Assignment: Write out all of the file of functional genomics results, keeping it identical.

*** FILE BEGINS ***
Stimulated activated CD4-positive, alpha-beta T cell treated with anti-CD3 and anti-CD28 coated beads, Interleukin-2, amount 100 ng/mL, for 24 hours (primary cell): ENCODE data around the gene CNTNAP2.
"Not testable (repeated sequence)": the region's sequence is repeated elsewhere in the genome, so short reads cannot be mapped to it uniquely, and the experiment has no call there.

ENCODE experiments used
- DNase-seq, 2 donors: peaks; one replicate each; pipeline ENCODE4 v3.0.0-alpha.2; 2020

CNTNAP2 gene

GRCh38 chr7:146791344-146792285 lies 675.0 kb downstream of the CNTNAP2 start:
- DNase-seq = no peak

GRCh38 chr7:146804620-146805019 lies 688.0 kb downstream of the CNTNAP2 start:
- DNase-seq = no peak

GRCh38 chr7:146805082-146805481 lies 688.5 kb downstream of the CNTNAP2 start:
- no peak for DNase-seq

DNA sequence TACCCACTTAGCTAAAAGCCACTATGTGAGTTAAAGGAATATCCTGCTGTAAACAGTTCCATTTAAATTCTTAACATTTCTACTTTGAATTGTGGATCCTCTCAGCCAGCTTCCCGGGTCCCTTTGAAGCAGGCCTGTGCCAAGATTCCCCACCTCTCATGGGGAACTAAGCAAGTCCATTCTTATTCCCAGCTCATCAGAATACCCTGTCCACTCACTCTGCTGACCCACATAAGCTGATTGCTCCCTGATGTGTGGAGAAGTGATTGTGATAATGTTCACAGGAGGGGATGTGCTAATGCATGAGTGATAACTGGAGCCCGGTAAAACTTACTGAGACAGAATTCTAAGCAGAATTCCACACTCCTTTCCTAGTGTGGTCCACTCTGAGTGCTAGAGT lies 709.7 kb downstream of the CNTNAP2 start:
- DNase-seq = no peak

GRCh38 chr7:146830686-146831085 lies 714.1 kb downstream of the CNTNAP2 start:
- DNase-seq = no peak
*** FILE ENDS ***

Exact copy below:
Stimulated activated CD4-positive, alpha-beta T cell treated with anti-CD3 and anti-CD28 coated beads, Interleukin-2, amount 100 ng/mL, for 24 hours (primary cell): ENCODE data around the gene CNTNAP2.
"Not testable (repeated sequence)": the region's sequence is repeated elsewhere in the genome, so short reads cannot be mapped to it uniquely, and the experiment has no call there.

ENCODE experiments used
- DNase-seq, 2 donors: peaks; one replicate each; pipeline ENCODE4 v3.0.0-alpha.2; 2020

CNTNAP2 gene

GRCh38 chr7:146791344-146792285 lies 675.0 kb downstream of the CNTNAP2 start:
- DNase-seq = no peak

GRCh38 chr7:146804620-146805019 lies 688.0 kb downstream of the CNTNAP2 start:
- DNase-seq = no peak

GRCh38 chr7:146805082-146805481 lies 688.5 kb downstream of the CNTNAP2 start:
- no peak for DNase-seq

DNA sequence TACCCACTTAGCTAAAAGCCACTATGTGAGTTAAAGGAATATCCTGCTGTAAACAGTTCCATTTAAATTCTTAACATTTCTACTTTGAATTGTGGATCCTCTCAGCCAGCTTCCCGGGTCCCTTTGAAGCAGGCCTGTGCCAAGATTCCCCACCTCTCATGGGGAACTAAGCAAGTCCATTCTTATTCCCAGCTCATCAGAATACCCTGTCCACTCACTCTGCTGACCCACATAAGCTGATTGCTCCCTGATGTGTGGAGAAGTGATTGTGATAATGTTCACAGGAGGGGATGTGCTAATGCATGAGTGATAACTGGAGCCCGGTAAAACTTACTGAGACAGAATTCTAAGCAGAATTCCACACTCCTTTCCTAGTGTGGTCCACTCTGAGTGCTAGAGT lies 709.7 kb downstream of the CNTNAP2 start:
- DNase-seq = no peak

GRCh38 chr7:146830686-146831085 lies 714.1 kb downstream of the CNTNAP2 start:
- DNase-seq = no peak